Urban atmospheres

I have become increasingly fascinated by the “affective atmospheres” of late modernity, connecting with the study of light, sound, and other facets to the multi-sensory study of urban space.  The post-humanist challange to the idea of the bounded human subject opens up new lines of reflection and analysis.  I am interested in emerging fields of conceptual dialogue between historical materialism and affect theory.

Attentive observation

A botanical transect is an embodied methodology par excellence: the systematic recording of plant life involves not just training the eye to notice small details, using sophisticated forms of pattern recognition, but also the use of other sensory clues such as smell to help identify specific plants, haptic interactions with leaves to explore their surface textures, and an awareness of small variations in light and shade, to produce an “incidental sensorium” that is open to the unexpected.  I explore some of these issues in my essay “Queering the transect” and I am also writing a longer essay about walking methodologies and the urban sensorium.

The urban Anthropocene

It is striking that most of the significant theoretical work in relation to the Anthropocene has only engaged indirectly with the urban arena.  There are parallels here with the first wave of political ecology literature in the 1980s that focused predominantly on a rural or global South context.   The Anthropocene debate has had an uncertain articulation with urbanization beyond the identification of specific empirical parameters or material traces.   I have begun to explore these issues with a paper on urban biodiversity and will be developing these ideas further in my next book where I consider the role of “urban refugia” in relation to the sixth mass extinction.

Urban epidemiology

I have a longstanding interest in public health, urban epidemiology, and corporeal geographies.  I initially explored these themes in relation to the development of modern cities through the provision of water infrastructure and other basic services.  I have also developed the question of disease in relation to the resurgence of  tuberculosis, the history of malaria, and the presence of complex boundary phenomena such as multiple-chemical sensitivity.  In my current work on urban nature I am interested in expanded conceptions of other-than-human geographies that extend to zoonoses and neglected facets of urban entomology.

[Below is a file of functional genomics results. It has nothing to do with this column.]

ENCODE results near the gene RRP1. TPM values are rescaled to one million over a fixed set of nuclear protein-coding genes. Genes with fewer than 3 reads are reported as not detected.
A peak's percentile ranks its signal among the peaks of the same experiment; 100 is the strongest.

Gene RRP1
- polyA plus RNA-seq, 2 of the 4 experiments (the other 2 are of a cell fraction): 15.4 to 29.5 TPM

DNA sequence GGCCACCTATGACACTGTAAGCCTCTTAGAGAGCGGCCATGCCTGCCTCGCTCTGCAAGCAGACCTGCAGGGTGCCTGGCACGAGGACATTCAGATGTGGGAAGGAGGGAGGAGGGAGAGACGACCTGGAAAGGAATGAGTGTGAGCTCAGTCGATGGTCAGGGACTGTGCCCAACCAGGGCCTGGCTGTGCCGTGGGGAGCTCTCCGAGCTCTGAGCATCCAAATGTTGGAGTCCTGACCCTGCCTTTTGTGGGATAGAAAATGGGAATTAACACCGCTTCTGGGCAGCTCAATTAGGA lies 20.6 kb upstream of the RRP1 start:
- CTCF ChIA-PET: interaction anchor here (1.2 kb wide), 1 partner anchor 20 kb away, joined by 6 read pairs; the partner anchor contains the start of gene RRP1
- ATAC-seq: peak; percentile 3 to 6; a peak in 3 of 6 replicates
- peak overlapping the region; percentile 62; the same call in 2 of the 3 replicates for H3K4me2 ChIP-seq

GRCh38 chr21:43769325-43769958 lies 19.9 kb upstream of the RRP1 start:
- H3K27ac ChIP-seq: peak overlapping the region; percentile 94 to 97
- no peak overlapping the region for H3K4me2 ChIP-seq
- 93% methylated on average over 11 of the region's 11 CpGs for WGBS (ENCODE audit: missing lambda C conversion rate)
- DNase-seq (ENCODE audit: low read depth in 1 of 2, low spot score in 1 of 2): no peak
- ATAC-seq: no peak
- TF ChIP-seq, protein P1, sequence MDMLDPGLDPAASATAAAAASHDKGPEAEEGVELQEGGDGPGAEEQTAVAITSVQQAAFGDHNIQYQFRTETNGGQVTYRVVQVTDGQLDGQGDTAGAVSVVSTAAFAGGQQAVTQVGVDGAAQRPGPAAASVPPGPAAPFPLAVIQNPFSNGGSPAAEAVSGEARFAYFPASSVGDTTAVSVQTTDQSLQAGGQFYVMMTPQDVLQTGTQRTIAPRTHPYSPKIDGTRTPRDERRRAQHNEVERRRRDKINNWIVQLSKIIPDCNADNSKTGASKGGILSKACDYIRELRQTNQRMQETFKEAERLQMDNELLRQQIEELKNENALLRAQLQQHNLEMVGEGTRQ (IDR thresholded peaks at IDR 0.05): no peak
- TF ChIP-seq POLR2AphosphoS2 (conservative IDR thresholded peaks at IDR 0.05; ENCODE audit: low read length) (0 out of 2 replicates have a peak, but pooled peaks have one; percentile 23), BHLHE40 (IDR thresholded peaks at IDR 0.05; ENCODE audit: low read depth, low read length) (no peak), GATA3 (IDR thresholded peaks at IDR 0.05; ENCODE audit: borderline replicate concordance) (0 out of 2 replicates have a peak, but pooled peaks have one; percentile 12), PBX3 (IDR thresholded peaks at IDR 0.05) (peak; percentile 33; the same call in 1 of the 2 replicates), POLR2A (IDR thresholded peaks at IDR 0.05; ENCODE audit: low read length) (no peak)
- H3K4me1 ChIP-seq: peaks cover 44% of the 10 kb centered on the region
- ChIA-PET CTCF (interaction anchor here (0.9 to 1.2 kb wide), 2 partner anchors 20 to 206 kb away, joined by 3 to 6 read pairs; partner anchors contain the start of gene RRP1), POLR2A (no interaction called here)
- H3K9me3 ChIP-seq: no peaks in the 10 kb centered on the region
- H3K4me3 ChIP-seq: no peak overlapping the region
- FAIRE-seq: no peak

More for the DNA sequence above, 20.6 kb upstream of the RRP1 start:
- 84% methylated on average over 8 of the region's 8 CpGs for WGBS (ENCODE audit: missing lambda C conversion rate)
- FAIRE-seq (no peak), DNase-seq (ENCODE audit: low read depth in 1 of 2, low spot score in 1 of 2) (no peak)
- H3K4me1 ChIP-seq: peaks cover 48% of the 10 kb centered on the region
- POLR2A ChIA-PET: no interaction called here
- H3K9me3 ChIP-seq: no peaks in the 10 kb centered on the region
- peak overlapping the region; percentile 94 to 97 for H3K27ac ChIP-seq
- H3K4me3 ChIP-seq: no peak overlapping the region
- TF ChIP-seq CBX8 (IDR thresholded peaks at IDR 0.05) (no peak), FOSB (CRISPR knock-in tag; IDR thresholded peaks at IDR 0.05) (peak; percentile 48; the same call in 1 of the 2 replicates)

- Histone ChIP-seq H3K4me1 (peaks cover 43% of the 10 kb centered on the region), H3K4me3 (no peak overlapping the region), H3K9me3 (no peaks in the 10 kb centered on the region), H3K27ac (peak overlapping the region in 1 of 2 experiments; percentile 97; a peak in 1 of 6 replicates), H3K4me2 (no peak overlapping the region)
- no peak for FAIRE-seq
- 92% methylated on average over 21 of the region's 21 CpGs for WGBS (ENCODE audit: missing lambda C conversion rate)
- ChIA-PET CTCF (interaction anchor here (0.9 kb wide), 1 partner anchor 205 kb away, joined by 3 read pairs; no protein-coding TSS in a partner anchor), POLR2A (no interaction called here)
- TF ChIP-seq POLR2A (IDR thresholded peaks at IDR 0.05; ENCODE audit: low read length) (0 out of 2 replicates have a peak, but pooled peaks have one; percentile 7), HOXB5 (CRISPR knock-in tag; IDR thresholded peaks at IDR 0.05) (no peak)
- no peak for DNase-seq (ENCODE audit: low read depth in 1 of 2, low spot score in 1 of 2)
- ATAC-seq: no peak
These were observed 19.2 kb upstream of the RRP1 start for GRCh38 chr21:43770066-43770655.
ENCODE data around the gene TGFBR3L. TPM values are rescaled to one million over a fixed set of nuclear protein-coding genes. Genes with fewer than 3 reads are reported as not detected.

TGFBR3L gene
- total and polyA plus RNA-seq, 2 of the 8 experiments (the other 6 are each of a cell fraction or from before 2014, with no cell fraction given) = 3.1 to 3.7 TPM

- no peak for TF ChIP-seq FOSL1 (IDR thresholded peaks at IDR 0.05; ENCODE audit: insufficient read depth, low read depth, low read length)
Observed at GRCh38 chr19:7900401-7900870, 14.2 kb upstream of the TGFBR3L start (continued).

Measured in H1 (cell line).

There is significant scope for a critically reworked political ecology, in combination with new insights into the independent agency of nature, to explore evolving relationships between human health and the urban environment. Although existing studies within environmental history and other fields have emphasized the role of infrastructure networks and other measures against the threat of water-borne disease these insights can be extended to other socio-ecological and epidemiological dimensions of urban space.

Documentary filmmaking

I am interested in the use of film as a research methodology.  Documentary filmmaking can be conceived as a series of choices where a putative “reality” — or at least a cinematic semblance of the real — becomes framed, deciphered, represented, and ultimately enters an intertextual and fluid domain of meaning. A documentary faces a series of constraints in terms of how to convey its purpose, how to indicate varying degrees of verisimilitude, and how to connect with diverse audiences.  With my first film Liquid City (2007) I explored cultural and political dimensions to water and urban infrastructure in Mumbai with a particular emphasis on the use of interviews interspersed with everyday life and urban landscapes.  My most recent film Natura Urbana (2017) also uses interviews but draws on extensive archival footage to develop a historical document in its own right.